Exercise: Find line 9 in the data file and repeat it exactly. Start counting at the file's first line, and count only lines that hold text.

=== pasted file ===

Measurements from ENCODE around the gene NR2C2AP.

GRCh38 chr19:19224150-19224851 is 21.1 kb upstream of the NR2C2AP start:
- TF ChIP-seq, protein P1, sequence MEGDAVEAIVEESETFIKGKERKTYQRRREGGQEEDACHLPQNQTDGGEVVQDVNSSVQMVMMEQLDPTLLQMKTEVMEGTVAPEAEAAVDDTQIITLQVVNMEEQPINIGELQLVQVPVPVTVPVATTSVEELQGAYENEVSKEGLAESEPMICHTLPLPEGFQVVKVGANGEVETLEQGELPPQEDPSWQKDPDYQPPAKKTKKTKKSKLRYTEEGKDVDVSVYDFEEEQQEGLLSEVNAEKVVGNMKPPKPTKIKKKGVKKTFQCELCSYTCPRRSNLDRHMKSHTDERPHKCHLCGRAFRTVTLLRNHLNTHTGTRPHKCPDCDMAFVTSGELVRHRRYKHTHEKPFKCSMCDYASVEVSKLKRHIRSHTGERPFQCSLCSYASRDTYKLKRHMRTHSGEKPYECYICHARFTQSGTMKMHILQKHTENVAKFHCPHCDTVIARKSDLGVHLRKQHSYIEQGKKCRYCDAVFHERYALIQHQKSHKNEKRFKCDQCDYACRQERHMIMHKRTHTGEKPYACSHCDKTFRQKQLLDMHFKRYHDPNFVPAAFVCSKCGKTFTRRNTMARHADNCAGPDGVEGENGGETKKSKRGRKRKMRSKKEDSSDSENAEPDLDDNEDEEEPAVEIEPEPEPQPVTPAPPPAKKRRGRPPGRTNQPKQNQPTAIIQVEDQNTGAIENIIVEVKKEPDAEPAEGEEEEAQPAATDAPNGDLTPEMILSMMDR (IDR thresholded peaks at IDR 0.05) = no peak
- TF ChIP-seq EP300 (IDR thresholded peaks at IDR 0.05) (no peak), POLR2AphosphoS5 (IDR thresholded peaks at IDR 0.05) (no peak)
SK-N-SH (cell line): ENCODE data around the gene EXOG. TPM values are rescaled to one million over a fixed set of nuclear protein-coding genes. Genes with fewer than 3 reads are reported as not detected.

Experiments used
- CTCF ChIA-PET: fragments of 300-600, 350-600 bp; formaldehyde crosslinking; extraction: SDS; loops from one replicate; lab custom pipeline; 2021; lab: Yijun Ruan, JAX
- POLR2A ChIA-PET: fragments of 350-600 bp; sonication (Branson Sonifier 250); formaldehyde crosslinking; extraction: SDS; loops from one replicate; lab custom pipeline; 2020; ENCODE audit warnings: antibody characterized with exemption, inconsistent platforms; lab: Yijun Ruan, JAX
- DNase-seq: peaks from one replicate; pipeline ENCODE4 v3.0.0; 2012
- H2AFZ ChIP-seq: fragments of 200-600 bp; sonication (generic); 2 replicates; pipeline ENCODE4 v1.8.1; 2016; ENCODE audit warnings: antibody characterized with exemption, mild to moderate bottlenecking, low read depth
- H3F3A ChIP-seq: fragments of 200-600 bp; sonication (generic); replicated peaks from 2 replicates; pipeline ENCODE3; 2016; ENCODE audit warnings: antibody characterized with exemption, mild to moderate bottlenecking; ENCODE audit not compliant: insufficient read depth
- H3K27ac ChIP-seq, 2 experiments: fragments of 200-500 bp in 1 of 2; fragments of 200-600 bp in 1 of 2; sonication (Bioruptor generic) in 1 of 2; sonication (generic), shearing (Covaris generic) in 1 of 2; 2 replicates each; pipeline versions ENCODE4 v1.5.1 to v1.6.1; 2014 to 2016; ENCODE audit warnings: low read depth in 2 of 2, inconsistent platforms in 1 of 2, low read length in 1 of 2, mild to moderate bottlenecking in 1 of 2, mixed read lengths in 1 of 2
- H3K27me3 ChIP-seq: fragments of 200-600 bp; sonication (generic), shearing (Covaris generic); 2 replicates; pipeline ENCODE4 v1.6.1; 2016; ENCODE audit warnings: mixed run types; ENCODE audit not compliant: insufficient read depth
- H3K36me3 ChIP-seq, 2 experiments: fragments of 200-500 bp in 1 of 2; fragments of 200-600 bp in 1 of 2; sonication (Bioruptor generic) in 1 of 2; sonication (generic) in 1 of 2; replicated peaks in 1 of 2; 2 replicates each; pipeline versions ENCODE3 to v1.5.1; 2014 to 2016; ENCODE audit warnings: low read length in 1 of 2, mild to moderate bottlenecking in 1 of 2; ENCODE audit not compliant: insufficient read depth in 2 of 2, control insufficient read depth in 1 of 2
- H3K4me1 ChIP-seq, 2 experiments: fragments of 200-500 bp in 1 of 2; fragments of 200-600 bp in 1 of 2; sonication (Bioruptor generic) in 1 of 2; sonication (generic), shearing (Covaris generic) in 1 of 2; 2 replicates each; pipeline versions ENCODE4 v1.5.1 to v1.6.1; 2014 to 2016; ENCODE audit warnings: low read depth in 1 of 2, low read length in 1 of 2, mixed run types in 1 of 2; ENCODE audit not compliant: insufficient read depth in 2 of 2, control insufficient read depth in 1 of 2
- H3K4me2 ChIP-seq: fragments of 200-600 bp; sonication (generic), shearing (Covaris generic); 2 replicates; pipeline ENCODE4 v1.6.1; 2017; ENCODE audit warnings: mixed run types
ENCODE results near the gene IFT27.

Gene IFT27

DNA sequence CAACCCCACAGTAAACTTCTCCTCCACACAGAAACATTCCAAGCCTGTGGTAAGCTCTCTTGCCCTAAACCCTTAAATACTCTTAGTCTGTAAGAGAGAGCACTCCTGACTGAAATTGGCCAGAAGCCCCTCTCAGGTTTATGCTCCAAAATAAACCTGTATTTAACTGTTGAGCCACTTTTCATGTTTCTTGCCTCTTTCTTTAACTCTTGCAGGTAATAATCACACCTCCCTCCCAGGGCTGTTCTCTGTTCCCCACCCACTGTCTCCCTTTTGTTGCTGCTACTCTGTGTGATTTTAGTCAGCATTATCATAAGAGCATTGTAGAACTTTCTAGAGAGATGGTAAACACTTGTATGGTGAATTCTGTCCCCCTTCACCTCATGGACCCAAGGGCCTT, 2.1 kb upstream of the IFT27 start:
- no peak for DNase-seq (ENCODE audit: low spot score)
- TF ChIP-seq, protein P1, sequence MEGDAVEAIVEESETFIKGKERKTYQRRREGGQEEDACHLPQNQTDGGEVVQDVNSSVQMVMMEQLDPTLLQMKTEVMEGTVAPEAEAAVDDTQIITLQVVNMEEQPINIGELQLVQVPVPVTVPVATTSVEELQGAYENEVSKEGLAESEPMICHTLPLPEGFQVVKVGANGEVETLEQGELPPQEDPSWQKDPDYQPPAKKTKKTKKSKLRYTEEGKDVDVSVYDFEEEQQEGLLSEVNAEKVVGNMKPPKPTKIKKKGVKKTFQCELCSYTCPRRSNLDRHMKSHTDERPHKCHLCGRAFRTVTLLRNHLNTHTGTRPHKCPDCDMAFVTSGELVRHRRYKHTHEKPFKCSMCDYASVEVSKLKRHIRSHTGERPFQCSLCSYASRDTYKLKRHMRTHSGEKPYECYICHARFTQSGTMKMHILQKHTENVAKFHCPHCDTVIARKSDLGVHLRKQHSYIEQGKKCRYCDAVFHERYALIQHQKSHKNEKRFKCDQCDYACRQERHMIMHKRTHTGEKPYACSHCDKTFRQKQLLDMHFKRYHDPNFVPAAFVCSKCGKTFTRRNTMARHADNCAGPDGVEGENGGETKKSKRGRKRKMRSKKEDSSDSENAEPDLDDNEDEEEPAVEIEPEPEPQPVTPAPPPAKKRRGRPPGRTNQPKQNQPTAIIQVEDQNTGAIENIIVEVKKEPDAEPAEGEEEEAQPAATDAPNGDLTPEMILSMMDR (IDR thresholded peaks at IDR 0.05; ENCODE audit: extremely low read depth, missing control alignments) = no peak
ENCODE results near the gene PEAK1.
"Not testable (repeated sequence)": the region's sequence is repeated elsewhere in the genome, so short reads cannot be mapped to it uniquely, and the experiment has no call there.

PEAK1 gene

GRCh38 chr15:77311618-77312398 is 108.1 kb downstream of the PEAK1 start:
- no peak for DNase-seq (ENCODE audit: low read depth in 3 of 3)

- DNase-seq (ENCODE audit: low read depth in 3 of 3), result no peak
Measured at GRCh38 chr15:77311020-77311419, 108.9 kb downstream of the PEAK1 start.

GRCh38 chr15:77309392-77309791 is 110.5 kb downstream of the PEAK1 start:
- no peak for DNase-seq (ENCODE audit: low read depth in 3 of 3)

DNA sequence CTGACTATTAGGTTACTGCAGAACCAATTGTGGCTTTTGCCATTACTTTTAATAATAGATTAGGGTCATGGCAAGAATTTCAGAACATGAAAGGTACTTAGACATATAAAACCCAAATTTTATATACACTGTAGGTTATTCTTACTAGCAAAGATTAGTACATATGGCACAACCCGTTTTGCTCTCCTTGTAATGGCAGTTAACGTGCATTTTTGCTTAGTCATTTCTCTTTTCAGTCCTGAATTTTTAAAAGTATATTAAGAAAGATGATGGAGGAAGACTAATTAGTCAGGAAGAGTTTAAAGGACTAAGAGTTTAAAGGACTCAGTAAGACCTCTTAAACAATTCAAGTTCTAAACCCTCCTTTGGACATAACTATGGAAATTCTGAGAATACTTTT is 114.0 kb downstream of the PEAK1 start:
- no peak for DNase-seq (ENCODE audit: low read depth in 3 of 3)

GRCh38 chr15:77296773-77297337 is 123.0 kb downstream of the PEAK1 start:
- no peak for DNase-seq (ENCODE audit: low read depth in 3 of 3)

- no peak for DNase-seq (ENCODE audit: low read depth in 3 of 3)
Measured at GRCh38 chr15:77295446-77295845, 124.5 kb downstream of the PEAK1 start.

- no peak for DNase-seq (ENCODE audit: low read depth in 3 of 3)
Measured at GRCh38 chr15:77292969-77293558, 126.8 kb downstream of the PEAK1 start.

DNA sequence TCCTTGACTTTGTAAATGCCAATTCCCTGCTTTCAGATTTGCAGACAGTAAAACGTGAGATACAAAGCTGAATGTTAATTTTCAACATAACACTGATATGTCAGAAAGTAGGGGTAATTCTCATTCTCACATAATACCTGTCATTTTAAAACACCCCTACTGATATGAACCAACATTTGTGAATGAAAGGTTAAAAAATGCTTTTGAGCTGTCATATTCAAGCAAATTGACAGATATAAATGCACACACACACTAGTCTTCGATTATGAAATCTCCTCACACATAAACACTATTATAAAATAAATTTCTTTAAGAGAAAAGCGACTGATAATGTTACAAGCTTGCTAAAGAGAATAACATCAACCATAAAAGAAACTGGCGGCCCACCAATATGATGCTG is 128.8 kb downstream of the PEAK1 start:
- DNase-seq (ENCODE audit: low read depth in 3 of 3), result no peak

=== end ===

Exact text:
- DNase-seq: peaks from one replicate; pipeline ENCODE4 v3.0.0; 2012